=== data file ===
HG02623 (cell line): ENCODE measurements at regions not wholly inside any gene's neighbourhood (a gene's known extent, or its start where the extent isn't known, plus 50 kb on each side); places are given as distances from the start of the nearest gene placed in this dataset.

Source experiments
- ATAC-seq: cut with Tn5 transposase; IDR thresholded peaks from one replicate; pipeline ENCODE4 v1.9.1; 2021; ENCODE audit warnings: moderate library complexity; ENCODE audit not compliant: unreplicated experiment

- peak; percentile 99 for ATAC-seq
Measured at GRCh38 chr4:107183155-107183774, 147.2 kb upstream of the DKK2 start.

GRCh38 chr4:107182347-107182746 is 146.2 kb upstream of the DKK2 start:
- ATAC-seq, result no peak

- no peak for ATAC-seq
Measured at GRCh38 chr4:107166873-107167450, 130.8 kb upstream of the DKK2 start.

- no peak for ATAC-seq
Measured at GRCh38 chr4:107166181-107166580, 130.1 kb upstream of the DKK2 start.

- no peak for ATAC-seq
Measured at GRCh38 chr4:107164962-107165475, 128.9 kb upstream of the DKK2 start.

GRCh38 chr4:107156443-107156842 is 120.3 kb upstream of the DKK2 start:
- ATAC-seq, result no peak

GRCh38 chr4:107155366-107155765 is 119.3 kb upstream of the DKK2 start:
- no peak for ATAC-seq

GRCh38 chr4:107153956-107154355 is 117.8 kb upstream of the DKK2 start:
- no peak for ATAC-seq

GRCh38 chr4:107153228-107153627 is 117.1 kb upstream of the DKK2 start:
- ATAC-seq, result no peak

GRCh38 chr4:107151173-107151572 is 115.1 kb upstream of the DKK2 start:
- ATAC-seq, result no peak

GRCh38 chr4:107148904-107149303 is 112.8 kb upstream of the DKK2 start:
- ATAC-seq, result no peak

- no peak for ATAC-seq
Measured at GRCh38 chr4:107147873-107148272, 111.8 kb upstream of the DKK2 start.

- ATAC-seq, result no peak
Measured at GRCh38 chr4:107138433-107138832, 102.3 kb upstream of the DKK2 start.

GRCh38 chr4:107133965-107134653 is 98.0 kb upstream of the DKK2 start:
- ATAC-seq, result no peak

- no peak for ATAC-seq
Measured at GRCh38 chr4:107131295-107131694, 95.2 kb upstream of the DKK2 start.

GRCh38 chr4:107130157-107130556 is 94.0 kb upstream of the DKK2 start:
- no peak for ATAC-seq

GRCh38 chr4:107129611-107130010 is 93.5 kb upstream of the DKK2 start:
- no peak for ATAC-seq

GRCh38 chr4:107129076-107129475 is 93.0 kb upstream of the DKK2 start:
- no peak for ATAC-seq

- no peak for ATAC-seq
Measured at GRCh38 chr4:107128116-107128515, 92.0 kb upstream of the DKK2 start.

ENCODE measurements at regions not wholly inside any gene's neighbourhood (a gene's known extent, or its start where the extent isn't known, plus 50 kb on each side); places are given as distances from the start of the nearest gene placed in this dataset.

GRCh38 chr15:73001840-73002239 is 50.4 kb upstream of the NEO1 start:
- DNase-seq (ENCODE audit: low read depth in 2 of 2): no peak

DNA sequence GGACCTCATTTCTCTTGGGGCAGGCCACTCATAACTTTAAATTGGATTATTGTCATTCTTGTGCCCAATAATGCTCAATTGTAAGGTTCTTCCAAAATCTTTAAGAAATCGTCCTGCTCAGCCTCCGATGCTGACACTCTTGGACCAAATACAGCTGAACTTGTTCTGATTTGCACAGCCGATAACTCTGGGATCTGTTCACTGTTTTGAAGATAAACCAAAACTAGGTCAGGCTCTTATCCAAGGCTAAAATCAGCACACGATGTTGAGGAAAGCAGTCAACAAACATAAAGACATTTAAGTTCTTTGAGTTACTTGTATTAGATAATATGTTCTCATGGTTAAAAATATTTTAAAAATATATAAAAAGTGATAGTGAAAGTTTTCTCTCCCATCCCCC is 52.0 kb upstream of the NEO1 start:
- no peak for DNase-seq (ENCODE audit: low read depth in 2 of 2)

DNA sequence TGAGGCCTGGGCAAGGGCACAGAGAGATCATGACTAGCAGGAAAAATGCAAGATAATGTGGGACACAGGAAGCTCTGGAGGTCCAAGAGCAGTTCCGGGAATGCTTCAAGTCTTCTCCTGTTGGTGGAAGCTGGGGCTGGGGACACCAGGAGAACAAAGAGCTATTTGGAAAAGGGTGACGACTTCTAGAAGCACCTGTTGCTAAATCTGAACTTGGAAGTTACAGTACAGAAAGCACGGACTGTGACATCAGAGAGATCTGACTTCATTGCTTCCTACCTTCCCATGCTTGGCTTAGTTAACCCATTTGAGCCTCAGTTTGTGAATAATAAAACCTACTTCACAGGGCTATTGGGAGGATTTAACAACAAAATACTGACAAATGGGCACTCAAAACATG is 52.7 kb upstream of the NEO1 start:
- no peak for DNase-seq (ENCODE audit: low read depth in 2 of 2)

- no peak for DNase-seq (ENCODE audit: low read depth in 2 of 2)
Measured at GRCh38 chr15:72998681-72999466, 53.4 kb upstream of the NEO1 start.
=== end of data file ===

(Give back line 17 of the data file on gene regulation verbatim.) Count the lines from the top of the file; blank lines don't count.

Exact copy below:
- no peak for ATAC-seq